Ofsted visit to Marshland High School “has raised serious concerns.”
MARSHLAND High School has failed to deliver the progress demanded of it by Ofsted more than 18 months ago.
A new report from an Ofsted inspector says the school has failed to sustain an earlier rapid improvement in exam results.
It also complains that some of the teaching is inadequate, recent improvements in the English department are fragile, and the school’s science specialism is having little discernable impact.
Around a fifth of the lessons observed by inspectors were deemed to lack urgency, and the report concludes: “The school has made insufficient progress in demonstrating an increased capacity for further improvement. The inspection has raised serious concerns.”
Two inspectors visited the school for a monitoring visit back in March, as a follow on from the September 2010 inspection that graded the school only as satisfactory.
You may also want to watch:
After that, the school was tasked with raising students’ attainment, ensuring that the school rigorously evaluated its work, and improving its reports of students’ performance to the governing body.
The latest Ofsted report told head teacher Elizabeth Dormer: “In 2011, fewer students gained at least five good GCSEs including English and mathematics. This was partly because attainment in English was well below average.
- 1 Woman delighted to finally be a mum after infertility heartache
- 2 7 questions that could decide if you truly are from the Fens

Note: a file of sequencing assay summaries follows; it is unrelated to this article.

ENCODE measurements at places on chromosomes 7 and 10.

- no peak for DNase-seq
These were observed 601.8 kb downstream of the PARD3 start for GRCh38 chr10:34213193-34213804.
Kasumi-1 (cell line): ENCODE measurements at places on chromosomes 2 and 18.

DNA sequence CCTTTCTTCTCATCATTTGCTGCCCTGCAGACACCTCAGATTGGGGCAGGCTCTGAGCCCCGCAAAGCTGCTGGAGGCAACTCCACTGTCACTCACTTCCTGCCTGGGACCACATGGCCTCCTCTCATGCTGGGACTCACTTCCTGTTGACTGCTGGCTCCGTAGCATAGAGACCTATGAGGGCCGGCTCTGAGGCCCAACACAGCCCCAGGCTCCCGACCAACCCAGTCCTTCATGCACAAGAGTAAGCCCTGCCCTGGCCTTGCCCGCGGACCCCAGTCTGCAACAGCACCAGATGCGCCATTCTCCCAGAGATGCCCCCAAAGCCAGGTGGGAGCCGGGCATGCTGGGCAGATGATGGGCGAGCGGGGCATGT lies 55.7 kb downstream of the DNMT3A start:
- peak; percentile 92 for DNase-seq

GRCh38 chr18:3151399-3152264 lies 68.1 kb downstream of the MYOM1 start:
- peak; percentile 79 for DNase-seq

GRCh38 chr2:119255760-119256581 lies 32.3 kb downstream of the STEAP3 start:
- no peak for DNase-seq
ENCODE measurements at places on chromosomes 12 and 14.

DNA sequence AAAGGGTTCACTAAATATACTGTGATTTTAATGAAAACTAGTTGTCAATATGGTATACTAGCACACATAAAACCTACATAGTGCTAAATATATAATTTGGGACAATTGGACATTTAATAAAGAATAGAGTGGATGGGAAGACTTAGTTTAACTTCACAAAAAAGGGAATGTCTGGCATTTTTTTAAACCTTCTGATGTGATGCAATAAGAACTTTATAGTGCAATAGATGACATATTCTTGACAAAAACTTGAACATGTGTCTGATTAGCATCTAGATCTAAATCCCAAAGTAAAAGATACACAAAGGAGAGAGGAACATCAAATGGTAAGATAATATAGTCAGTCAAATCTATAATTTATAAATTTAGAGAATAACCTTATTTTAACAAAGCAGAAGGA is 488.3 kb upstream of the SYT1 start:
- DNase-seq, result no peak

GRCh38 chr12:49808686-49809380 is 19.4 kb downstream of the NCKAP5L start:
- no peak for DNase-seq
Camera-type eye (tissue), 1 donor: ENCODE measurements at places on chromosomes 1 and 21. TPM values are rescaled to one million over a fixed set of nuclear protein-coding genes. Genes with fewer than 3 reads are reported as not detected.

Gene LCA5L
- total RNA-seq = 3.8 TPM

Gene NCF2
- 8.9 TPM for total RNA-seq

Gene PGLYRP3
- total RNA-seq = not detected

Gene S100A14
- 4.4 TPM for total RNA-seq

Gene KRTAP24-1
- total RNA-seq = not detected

- 3 Wisbech to March light rail signalled in radical ‘levelling up’ bid by Mayor
- 4 Rowdy passengers force train cancellation
- 5 Burglars led police to £170,000 cannabis factory
- 6 Woman 'cannot afford to lose' over £3,000 through builder
- 7 Man, 20, rapes woman as she slept, court told
- 8 Daughter sets fire to father's bedroom after food outrage
- 9 St Neots murder to feature in 24 Hours in Police Custody
- 10 Tributes to retired CEO who 'worked tirelessly' for town
“The progress made by students over their five years in the school was well below expectations.”
The report says current year 11 pupils are making better progress in English, but their overall progress remains below average, and their attainment low.
According to the inspector, a new monitoring system for key stage 4 pupils is an improvement, but governors are still not receiving enough information.
On a more positive note, the report says the proportion of A and A* grades increased to match the national average; if GCSE subjects only were considered, the school’s performance was above the national average; students’ behaviour was better than the last inspection; and school records show that serious disruption and disobedience have reduced markedly.